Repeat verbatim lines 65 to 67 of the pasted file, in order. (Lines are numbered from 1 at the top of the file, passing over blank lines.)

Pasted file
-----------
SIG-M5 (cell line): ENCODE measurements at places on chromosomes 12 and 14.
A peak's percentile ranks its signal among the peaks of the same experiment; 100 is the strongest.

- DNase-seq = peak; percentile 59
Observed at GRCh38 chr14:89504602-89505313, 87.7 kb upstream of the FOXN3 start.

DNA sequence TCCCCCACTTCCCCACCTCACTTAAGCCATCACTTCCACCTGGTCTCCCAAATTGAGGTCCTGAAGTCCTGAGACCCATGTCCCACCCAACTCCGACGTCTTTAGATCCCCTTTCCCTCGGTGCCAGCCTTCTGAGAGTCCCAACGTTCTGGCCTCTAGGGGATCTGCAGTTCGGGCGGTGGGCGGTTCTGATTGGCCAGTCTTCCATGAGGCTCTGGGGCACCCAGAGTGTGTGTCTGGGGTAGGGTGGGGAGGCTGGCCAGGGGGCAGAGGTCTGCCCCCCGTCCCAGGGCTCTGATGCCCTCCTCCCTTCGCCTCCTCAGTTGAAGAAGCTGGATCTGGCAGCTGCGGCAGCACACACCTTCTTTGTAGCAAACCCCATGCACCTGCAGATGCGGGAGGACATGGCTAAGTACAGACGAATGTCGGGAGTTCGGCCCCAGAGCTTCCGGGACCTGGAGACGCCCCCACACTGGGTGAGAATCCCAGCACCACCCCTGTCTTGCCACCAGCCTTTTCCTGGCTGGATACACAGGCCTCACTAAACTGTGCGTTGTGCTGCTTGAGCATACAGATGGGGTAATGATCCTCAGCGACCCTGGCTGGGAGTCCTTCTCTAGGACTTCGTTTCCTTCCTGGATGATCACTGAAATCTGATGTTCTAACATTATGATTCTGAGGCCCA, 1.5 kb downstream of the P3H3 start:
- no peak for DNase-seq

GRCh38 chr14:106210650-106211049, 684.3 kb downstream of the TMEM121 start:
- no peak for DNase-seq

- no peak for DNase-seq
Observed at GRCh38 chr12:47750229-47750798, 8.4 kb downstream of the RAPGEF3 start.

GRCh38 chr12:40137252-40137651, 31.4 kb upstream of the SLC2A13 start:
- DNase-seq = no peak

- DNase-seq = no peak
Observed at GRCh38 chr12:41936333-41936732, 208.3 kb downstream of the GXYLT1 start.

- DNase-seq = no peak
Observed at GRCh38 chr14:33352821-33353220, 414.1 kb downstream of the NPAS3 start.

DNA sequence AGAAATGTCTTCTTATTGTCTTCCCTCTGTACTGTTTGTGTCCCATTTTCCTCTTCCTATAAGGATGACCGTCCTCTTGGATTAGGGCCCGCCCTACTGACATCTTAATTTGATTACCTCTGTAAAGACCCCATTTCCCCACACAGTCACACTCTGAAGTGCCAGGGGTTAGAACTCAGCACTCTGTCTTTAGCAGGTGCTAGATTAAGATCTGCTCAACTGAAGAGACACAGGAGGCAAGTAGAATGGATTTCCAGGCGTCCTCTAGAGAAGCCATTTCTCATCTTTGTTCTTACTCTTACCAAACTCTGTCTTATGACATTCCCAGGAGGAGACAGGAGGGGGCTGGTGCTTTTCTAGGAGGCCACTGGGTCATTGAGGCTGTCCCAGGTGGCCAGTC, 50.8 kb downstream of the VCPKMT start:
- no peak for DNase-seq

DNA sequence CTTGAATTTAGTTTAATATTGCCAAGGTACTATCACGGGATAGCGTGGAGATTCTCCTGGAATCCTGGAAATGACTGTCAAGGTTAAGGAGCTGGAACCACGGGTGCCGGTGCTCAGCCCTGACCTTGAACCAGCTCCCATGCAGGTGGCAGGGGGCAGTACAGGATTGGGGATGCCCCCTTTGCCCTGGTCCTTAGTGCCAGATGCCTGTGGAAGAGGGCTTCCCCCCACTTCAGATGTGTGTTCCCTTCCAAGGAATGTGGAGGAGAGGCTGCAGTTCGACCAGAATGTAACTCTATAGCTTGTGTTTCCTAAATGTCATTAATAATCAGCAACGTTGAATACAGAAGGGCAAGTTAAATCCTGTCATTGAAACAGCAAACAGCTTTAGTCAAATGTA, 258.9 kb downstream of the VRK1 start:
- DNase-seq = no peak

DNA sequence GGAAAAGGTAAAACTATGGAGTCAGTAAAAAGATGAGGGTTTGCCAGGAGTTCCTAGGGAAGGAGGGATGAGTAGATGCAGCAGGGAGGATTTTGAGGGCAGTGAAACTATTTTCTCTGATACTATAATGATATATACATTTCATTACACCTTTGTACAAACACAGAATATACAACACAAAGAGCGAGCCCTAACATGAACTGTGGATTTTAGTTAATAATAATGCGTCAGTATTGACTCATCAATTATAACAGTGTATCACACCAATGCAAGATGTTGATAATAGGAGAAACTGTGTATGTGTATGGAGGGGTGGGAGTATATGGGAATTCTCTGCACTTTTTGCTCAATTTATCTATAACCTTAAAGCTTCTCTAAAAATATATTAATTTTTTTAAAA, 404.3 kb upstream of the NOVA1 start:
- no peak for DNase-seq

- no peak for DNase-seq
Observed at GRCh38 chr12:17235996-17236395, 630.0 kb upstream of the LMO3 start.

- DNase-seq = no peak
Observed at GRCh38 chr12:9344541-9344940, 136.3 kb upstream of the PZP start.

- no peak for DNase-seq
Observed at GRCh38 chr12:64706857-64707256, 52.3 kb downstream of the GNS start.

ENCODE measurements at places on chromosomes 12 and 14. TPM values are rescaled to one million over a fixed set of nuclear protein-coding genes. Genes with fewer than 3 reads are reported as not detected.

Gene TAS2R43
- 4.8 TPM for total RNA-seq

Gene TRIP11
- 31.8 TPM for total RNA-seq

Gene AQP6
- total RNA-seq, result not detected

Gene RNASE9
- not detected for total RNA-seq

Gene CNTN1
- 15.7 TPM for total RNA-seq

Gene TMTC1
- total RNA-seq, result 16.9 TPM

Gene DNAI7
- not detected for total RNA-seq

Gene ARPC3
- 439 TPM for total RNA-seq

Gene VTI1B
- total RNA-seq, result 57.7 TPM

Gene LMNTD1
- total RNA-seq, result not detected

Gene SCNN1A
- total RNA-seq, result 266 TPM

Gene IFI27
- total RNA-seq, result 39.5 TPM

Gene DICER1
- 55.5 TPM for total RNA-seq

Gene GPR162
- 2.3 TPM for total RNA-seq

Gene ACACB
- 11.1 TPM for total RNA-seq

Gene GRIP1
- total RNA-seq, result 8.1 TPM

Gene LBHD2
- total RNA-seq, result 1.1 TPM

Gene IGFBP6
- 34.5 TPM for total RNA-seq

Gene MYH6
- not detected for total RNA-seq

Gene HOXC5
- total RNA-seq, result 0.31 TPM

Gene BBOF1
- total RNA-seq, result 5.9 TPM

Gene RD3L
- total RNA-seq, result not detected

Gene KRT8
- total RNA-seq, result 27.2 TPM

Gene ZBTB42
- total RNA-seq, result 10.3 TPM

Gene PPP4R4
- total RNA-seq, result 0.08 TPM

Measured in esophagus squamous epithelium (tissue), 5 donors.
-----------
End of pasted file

- 34.5 TPM for total RNA-seq

Gene MYH6
- not detected for total RNA-seq